Newfoundland fossil is oldest with muscles


It looks like animals were traveling around the world millions of years earlier than past fossils evidenced.

A fossil of a marine creature, not unlike a jellyfish, was discovered in Newfoundland. It is a Cnidarian, similar to today's corals, sea anemones and jellyfish. This Haootia quadriformis dates from 635 to 541 million years ago, in a time known as the Ediacaran Period.

For those keeping record, that shows that the H. quadriformis was from 20 million years before the Cambrian Explosion, the rapid evolution and spread of species around the globe. Biologists previously thought that creatures with muscles came out of that Cambrian Explosion. In fact, the locomotion that the muscles of the Haootia quadriformis would allow could mean it played an important role in the resulting biodiversity.

"The evolution of muscular animals, in possession of muscle tissues that enabled them to precisely control their movements, paved the way for the exploration of a vast range of feeding strategies, environments, and ecological niches, allowing animals to become the dominant force in global ecosystems," said Alex Liu, a researcher at Cambridge's department of Earth sciences and the study's lead.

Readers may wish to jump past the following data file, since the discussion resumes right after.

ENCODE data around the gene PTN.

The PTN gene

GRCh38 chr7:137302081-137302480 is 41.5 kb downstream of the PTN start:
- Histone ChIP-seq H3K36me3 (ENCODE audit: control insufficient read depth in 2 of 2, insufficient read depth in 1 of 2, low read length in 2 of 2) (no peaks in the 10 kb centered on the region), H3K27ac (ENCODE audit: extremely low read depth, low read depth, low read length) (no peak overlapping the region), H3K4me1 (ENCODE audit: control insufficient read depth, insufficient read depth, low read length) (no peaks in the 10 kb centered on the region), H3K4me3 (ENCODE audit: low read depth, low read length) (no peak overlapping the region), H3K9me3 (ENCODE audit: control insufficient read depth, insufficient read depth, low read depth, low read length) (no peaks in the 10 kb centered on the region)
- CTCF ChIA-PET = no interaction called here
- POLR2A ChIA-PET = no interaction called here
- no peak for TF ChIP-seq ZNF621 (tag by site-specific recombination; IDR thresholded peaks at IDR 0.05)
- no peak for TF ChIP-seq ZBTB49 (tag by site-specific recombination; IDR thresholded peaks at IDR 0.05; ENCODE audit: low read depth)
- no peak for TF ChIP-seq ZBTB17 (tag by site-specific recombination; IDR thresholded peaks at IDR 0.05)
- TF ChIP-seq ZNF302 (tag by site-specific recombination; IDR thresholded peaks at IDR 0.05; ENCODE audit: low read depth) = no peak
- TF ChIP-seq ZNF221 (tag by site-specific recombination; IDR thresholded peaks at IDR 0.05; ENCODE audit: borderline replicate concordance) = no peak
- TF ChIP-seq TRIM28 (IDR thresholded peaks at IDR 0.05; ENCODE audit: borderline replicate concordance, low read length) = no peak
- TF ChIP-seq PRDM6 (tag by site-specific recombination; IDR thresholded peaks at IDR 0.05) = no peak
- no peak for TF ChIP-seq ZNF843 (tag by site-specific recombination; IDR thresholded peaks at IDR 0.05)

The name Haootia, comes from the word "Haoot" in Beothuk, a language of the indigenous population of Newfoundland, which can be translated as "demon" -- used because of the fossil's appearance. Quadriform is used because of the quadrilateral symmetry, from the Latin "quadri," or fourfold, and "formis," as in form.

The study on Haootia quadriformis was published in the journal Proceedings of the Royal Society B, in an article titled, "Haootia quadriformis n. gen., n. sp., interpreted as a muscular cnidarian impression from the Late Ediacaran period (approx. 560 Ma)." The article was authored by Alexander G. Liu, Jack J. Matthews, Latha R. Menon, Duncan McIlroy and Martin D. Brasier.

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